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While the salvage of the sunken vehicle carrier Golden Ray was delayed for months due to COVID-19 and the hurricane season, analysis by the U.S. Coast Guard has determined a possible cause for the rollover: a combination of vehicles…
The tugboat Jimmy L. assists the articulated tug-barge unit Integrity as it discharges ballast water upon arrival in Sturgeon Bay, Wis. A Canadian proposal would require U.S.-flagged “lakers” that take on ballast water in Canada to…
One hundred years after being enacted, the Jones Act is still mired in controversy.
As the coronavirus disrupted global trade in the first few months of 2020, the International Maritime Organization (IMO) reported a “relatively smooth” transition to its 0.5 percent sulfur cap for fuel.
A global shipping consortium is proposing a levy of $2 per metric ton of bunker fuel for research and development to help eliminate carbon dioxide (CO2) emissions from the industry.
The U.S. Coast Guard has proposed a rate decrease of about 1 percent for the three Great Lakes pilots’ associations for 2020, the first reduction after a five-year stretch of double-digit increases.
Despite nine years of advance notice, the Environmental Protection Agency (EPA) is proposing a three-year deadline extension so marine engine manufacturers and boatbuilders can meet Tier 4 emissions standards for vessels with lightweight and high-powered diesel engines.
U.S. pilot rates on the Great Lakes rose 11 percent for the 2019 season under a new final rule from the U.S. Coast Guard.
International shipping will reduce greenhouse gas emissions by 50 percent from 2008 levels by 2050 under new measures adopted by the International Maritime Organization (IMO).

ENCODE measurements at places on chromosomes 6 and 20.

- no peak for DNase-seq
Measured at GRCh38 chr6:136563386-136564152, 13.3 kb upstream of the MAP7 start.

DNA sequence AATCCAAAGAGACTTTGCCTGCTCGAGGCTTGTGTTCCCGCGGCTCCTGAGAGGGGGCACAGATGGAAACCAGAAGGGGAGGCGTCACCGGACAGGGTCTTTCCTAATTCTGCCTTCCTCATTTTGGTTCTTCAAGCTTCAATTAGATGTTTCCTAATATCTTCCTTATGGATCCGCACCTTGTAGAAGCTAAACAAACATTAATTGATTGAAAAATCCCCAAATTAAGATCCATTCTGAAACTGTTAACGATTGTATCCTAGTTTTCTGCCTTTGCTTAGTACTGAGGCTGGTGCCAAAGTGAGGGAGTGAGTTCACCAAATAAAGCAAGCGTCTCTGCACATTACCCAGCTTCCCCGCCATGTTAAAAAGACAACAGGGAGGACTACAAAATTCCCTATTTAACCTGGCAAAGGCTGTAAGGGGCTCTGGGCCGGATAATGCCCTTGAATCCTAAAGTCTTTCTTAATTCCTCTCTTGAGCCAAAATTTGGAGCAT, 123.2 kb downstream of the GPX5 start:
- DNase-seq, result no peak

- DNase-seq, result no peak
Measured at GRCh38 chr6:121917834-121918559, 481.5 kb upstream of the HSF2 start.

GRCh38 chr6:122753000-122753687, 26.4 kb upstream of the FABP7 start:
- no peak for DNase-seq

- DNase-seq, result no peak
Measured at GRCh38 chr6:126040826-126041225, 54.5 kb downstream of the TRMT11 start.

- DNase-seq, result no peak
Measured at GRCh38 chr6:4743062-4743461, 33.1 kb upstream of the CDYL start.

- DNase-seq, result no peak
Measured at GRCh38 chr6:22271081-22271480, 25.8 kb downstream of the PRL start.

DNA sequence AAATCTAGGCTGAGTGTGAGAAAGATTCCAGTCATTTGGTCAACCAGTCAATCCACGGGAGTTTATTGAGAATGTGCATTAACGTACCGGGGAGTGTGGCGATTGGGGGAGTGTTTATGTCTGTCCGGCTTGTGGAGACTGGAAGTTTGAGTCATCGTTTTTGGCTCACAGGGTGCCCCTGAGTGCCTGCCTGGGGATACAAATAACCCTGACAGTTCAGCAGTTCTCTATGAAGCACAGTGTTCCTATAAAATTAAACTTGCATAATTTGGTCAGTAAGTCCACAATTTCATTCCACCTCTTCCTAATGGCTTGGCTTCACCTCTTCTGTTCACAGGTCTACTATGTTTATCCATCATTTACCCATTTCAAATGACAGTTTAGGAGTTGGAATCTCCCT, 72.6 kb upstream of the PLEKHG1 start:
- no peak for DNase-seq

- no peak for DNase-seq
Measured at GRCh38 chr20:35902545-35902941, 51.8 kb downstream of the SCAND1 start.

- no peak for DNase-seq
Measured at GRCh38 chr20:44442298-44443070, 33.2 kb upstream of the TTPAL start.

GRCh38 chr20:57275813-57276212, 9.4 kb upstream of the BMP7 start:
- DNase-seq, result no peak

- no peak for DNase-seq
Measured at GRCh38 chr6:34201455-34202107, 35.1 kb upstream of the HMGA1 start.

After an outcry from the maritime industry, President Trump pledged not to waive Jones Act requirements in order to boost domestic shipments of liquefied natural gas (LNG).
Questions about adequate supplies and quality of low-sulfur bunker fuel continue to loom as the maritime industry prepares for the transition to 0.5 percent fuel on Jan. 1, 2020.
In a high-profile trial run in January, Sea Hunter, an unmanned surface vessel operated by the Office of Naval Research, navigated from San Diego to Pearl Harbor and back without a single crewmember on board.
During the 35-day partial shutdown of the U.S. government, a number of key agencies serving the maritime industry were closed or severely understaffed, leading to delays for services and employees working without pay.
Great Lakes pilotage rates for 2018 are the target of a new lawsuit alleging the U.S. Coast Guard set rates too high without a mechanism to deal with overcharges.
The 0.5 percent sulfur limit for marine fuel is on a clear course for implementation in 2020 after the International Maritime Organization (IMO) blocked a recent attempt to delay the measure.
Preparing the privately owned U.S.-flag cargo fleet to support long-term military operations could require 1,800 more licensed mariners and increased vessel subsidies, according to a new report from the Government Accountability Office (GAO).
Shipbuilders in the United States are still assessing the impact of the Trump administration’s tariffs on steel and aluminum imports, but many yards are preparing to absorb higher costs as the levies take effect.
Shipping regulators are preparing for the eventual coming of MASS: maritime autonomous surface ships.
The global shipping industry plans to cut greenhouse gas emissions by at least 50 percent over the next several decades as a step toward phasing them out entirely, according to a new strategy adopted by the International Maritime Organization (IMO).
With the 2020 deadline looming for the International Maritime Organization’s 0.5 percent sulfur fuel cap, vessel operators are facing uncertain financial and practical implications.
In early 2020, operators of vessels of 5,000 gross tons and above will have to report fuel oil consumption data under new requirements from the International Maritime Organization (IMO).
Biofouling regulations stricter than U.S. standards took effect in California in January, affecting the thousands of vessels that call on the state’s ports each year and adding to the paperwork required by mariners.
One of the five U.S.-based independent labs testing ballast water management systems (BWMS) is suspending its evaluations, citing regulatory flaws that have resulted in “significant uncertainties” about the quality of the results.